Therefore, the only way to achieve this is to either perform the sub query on the client side, as I resorted to doing, or storing the results of what would be the subquery in a manner that can be accessed through the main query (ie storing counts on the contact entity).

You could theoretically do this "on the fly" by making a SubQueryResult entity that stores a ContactId, and SubQueryId. You'd first pull back the contacts that have at least 1 car, and create a SubQueryResult record for each record, with it's contactId, and a single SubQueryId that is generated client side to tie them all together.

Then you'd do another query that says give me all the contacts that are in this SubQueryResult with this SubQueryId, that do not have any vehicles that aren't cars.

I could only assume that this wouldn't be any more efficient than performing the two separate queries and performing the filter client side. Although with the new ExecuteMultipleRequests in the new CRM release, it may be close.

share|improve this answer
    
@AndreasJohansson - As the link in my answer states, it is not possible to perform a sub query in CRM. And in order to perform a relative complement, a sub query is required. There are work arounds that can be performed to eliminate the need for a sub query, but which work around is best, is entirely dependent on the exact scenario. I would put your exact scenario in a SO question. –  Daryl Jan 18 '13 at 14:13
    
+1 for elaborate explanation. –  Konrad Viltersten Jan 18 '13 at 15:06

I have resorted to pulling back all of my records in CRM, and performing the check on the client side since CRM 2011 doesn't support this via Query Expressions.

You could write two Fetch XML statements, one to return all contacts and the count of their vehicles, and another to return all contacts and the count of their cars, then compare the list on the client side. But once again, you're having to return every contact and filter it client side.

share|improve this answer
    
I'll be doing something similar to this and I'm curious about it too. May I know how you concluded it wasn't doable? (In SQL, I think I could do that but in CRM, I get a little bit stuck.) In fact, if you un-check your own answer, I'll be happy to put a bounty on it. –  Andy J Jan 12 '13 at 12:09
    
@AndreasJohansson I'll unanswered it and open it up. I'll look for the supporting site I found on Monday. –  Daryl Jan 13 '13 at 15:22
    
I've boutied the question. Hopefully, we'll get some more attention to it. What happens if there are no (worthy) replies), by the way? Do I get the rep back or do you get it for your first reply to your own post? –  Andy J Jan 14 '13 at 8:31

Option 1:

I’d prefer a modification of the proposal that AdamV makes above. I can’t think of a way that you’d get this particular query answered using Linq to CRM, Query Expressions, FetchXML alone. Daryl doesn’t offer what the client is, but I would suppose if Linq and Query Expressions were acceptable offerings, .NET is on the table. Creating aggregate fields containing the count of the related entity on the parent entity (contact in this case) offers more than the Boolean option. If the query requirements ever changed to a threshold (more than X cars, less than Y trucks, between X and Y total vehicles) the Boolean options fails to deliver. The client in this question isn’t known, but I can’t think of many (any?) cases where pulling all the records to the client on a set of 500K+ rows is more efficient than a the SQL query that CRM would make on your behalf against several integer fields with range clauses.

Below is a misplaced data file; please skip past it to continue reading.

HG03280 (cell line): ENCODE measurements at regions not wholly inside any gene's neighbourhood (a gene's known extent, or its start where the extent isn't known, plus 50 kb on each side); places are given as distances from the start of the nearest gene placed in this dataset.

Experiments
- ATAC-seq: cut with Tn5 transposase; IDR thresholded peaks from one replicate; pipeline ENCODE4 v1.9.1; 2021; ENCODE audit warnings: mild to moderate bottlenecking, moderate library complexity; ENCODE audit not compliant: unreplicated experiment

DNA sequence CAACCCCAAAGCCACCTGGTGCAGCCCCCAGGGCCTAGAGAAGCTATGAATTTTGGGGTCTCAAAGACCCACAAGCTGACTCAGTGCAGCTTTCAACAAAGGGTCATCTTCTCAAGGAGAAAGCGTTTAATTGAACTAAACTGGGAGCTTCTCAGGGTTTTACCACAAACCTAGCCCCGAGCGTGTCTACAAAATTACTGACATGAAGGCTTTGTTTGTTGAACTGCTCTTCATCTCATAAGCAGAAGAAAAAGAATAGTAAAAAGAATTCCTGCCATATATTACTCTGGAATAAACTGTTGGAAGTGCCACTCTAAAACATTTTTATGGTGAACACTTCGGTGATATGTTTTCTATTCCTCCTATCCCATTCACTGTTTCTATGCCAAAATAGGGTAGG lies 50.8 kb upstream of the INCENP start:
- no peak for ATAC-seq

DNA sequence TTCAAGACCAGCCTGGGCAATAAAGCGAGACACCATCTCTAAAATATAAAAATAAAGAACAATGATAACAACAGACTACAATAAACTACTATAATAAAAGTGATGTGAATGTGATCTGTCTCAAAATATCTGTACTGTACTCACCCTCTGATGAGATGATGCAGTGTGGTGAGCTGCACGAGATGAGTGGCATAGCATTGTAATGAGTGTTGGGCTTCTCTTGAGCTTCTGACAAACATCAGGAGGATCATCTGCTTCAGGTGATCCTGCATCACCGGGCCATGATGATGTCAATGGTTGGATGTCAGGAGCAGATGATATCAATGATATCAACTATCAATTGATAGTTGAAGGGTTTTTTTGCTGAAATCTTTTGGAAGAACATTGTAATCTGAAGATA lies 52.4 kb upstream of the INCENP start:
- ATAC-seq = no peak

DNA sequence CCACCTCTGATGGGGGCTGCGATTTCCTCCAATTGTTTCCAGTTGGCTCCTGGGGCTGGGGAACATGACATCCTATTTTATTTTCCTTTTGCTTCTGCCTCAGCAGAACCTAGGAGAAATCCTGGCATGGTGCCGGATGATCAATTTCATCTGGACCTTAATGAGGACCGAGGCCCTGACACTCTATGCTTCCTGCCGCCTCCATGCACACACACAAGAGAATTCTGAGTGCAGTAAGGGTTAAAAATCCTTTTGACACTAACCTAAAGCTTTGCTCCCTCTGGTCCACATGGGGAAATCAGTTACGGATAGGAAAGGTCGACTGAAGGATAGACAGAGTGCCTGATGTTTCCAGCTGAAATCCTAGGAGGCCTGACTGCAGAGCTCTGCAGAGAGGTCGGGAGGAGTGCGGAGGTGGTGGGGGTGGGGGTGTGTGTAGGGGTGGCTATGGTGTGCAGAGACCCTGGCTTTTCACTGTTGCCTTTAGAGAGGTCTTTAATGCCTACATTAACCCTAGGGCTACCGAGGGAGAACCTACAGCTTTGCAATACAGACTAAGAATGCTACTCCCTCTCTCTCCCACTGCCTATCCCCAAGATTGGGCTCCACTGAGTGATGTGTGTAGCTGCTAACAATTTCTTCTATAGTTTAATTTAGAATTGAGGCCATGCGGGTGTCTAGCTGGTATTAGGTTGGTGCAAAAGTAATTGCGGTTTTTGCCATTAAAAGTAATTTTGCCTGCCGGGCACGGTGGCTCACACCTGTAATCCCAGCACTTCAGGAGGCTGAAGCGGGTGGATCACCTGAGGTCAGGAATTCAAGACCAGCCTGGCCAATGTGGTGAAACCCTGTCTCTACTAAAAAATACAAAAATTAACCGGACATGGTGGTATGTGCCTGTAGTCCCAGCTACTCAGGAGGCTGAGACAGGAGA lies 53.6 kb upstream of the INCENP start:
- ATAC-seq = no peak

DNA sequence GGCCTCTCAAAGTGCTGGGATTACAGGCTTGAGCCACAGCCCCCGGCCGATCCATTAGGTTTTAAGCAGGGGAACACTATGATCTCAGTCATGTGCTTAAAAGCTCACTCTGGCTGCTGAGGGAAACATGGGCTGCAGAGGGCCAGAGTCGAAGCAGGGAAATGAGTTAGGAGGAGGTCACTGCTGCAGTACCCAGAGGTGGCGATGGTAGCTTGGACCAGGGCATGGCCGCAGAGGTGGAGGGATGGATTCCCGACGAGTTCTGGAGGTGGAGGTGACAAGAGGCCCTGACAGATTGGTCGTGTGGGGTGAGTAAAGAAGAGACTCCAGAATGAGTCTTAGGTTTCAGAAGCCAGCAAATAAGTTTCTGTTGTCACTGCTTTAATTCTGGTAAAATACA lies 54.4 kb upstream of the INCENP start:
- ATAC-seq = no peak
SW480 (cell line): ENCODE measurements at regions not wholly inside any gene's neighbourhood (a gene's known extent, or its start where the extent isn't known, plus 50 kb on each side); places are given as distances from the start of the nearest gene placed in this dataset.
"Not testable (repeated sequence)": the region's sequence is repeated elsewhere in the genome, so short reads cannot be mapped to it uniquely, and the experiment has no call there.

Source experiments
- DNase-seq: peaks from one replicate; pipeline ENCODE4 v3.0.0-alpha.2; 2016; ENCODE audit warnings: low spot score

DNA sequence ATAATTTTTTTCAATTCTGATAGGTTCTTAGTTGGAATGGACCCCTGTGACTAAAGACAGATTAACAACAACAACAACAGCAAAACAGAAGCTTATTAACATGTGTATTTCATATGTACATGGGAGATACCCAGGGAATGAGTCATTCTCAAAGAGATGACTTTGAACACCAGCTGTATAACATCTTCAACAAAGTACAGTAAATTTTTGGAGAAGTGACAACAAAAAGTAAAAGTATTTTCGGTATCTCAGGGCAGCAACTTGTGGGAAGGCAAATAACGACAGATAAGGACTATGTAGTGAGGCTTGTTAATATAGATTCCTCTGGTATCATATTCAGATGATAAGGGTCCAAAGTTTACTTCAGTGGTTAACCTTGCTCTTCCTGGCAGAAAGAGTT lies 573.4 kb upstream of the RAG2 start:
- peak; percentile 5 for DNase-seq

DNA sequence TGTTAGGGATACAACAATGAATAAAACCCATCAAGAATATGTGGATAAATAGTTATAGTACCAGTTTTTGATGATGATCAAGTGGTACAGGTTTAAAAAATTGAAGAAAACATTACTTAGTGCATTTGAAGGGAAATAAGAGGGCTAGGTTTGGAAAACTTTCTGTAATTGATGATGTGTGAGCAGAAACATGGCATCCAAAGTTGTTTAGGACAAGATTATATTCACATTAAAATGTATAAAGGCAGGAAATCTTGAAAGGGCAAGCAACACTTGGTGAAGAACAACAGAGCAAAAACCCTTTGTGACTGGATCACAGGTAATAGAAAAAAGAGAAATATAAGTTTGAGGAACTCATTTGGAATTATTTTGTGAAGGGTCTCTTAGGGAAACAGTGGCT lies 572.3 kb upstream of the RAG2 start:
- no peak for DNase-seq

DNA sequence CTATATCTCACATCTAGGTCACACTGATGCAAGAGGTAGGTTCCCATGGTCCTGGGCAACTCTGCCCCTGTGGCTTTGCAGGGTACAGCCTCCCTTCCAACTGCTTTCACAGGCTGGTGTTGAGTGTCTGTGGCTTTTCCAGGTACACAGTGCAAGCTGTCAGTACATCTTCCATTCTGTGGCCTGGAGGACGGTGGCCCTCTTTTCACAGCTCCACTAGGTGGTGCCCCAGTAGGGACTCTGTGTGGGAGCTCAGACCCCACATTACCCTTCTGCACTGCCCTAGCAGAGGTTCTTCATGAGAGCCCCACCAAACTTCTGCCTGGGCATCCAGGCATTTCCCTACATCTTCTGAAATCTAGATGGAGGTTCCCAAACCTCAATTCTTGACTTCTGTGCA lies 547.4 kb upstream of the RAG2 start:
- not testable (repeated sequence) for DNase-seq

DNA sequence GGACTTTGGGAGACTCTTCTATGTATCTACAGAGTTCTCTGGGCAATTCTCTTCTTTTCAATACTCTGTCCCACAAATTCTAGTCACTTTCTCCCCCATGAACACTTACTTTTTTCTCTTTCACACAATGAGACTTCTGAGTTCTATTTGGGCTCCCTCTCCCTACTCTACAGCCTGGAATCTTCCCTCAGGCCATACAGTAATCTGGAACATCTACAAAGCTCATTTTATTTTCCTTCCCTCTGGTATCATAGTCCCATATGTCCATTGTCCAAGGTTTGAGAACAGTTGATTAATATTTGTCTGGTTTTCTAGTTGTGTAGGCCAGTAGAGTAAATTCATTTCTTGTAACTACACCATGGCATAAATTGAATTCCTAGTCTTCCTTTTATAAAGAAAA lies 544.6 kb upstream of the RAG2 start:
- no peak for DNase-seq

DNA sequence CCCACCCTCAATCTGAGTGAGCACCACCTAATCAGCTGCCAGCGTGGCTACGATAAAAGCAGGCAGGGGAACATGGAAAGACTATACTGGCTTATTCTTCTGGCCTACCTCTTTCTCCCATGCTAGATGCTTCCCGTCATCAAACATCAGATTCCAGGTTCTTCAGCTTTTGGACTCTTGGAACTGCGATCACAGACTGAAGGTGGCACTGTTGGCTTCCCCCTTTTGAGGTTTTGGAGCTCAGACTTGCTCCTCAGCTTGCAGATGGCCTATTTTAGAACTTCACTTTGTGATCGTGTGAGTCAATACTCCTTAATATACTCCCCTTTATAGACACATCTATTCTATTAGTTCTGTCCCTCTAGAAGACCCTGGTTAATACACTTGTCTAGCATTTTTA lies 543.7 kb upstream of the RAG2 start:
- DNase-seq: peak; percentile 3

Upside:

  1. Maintains client purity in Query approach
  2. Simple client query
  3. Probably as performant as possible

Downside:

  1. Setups for Aggregate fields
  2. Workflow or plugin to manage the increment and decrement of the aggregate fields
  3. SQL Script for initial load of the aggregates.
  4. Risk that aggregate fields get out of sync (workflow or plugin fails)

Option 2:

If purity within the client isn’t essential, and .NET is on the table – skip the aggregate fields and the setup and just run SQL against the Views. If you don’t want to work with the ADO.NET, a thin ORM like Dapper, Massive, or PetaPOCO can still give you an object model. As Andreas offers in his comment on the OP’s first answer, it seems like something fairly trivial to do in SQL.

Sketching something from top of mind:

SELECT c.*
FROM Contact 
WHERE C.Contactid in (
    Select contactid 
    FROM Vehicle v 
    group by v.contactid , v.type
    having v.type = ‘Car’ and count(contactid) > 1 
) 
AND NOT IN (
    Select contactid 
    FROM Vehicle v 
    group by v.contactid , v.type
    having v.type <> ‘Car’ and count(contactid) > 1 
)

Upside:

  1. Much less work
  2. CRM Entities get left alone

Downside:

  1. Depending on the client and/or the application mixing DataAccess methods is a bit kludgy.
  2. Likely less performant than Option 1

Option 3:

Mix and Match: Take the aggregate fields from Option 1. But update them using a scheduled SQL job (or something similar) with a query similar to the initial load job you’d need to write in Option 1

Upside:

  1. Takes most of the work and risk out of Option 1
  2. Keeps all of the performance of Option 1

Downside:

  1. Some will see this as an unsupported feature.
share|improve this answer
    
@Daryl needs to solve it in CRM, not SQL. Sadly. And my suggestion is to solve it in a supported way, so it can be reused in on-line version. The neatest way would be to get the query expression working, because then one might adapt it to other problems. –  Konrad Viltersten Jan 16 '13 at 7:30
    
@KonradViltersten is right in that I only have QueryExpressions, Odata, Linq to CRM, and FetchXml as possible tools for CRM online. And unfortunetly your option 1 breaks down when you start dealing with more types of vehicles. What if we add Bus, Tractor, Boat, Plane, Train, and Motorcycle in the future? Now i have 8 counts to correctly increment on the contact entity... But yes, it is an option, although with CRM's lack of a Transaction scope, impossible to guarantee correct and immediate results. –  Daryl Jan 16 '13 at 13:37